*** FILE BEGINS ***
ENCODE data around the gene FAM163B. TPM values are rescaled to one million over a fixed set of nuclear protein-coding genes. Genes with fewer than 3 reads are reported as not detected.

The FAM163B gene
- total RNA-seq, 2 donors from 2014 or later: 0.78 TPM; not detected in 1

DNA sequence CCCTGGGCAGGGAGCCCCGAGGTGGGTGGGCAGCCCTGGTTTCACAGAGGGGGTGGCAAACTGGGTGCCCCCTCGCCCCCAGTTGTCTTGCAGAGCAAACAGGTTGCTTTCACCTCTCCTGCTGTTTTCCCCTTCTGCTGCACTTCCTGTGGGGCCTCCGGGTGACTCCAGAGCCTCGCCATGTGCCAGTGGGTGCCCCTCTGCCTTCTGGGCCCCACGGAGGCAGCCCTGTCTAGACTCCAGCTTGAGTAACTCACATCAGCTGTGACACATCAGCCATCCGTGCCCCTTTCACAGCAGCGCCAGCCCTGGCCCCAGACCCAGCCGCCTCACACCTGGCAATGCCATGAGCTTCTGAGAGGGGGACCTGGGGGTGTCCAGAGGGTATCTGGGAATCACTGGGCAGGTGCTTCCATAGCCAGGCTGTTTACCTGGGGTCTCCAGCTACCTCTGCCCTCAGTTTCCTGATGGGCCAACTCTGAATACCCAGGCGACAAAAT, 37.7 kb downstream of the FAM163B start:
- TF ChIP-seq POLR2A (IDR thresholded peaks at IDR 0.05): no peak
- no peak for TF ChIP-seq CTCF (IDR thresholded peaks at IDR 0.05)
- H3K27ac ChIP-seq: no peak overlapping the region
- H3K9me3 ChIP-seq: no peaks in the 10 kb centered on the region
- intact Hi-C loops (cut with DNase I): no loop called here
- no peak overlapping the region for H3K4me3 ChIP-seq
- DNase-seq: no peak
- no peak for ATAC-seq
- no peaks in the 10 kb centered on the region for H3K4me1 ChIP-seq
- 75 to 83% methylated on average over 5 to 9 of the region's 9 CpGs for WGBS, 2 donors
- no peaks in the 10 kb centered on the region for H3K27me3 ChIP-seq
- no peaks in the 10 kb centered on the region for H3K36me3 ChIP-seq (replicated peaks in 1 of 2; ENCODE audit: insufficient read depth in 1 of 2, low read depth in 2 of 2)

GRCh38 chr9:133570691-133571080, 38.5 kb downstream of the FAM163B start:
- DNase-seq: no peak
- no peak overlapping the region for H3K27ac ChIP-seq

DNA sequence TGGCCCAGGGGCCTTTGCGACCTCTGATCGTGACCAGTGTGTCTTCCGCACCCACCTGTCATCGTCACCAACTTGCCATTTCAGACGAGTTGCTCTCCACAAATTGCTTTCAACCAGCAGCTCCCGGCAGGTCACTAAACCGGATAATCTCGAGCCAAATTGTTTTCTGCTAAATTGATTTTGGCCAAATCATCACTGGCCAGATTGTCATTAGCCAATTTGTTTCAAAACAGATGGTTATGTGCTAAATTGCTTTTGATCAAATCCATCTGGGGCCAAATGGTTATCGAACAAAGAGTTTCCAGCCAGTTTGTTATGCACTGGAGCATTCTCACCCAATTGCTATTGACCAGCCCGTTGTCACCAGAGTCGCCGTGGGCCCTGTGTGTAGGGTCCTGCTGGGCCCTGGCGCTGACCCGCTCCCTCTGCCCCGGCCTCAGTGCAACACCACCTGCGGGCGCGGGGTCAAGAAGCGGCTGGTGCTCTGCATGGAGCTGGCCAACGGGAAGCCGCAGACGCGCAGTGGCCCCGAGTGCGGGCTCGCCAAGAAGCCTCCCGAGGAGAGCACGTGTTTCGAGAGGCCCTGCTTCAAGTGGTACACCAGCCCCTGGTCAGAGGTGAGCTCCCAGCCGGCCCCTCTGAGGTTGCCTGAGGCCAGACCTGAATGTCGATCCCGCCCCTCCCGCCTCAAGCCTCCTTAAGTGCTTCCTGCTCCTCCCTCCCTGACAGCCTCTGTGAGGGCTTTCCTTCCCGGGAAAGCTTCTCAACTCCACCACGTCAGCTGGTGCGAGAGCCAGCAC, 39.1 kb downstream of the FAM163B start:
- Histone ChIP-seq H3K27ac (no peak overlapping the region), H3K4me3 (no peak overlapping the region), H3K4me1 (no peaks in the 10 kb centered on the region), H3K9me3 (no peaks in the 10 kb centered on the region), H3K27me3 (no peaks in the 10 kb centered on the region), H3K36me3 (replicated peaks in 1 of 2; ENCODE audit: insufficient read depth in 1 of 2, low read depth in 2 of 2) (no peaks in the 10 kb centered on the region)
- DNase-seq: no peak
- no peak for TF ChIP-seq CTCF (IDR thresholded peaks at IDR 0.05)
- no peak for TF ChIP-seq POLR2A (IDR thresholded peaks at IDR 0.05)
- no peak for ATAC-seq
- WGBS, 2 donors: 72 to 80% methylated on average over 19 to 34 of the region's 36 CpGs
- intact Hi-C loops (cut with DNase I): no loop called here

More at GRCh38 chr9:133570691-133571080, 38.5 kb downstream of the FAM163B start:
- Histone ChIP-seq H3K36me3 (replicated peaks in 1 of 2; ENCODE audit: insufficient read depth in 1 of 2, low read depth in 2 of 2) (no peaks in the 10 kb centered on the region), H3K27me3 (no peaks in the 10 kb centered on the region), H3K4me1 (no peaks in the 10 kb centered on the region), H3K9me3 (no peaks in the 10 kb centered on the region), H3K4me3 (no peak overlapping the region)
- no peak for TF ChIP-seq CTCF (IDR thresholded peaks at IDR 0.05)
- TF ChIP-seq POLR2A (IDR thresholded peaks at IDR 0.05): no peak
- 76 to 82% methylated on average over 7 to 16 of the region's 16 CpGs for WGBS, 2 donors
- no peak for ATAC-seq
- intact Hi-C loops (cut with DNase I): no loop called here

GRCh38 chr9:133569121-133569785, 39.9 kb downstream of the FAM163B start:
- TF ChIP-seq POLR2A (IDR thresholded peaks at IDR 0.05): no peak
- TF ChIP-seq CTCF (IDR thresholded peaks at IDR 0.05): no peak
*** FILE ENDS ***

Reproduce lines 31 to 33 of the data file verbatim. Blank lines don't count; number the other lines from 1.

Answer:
- TF ChIP-seq POLR2A (IDR thresholded peaks at IDR 0.05): no peak
- 76 to 82% methylated on average over 7 to 16 of the region's 16 CpGs for WGBS, 2 donors
- no peak for ATAC-seq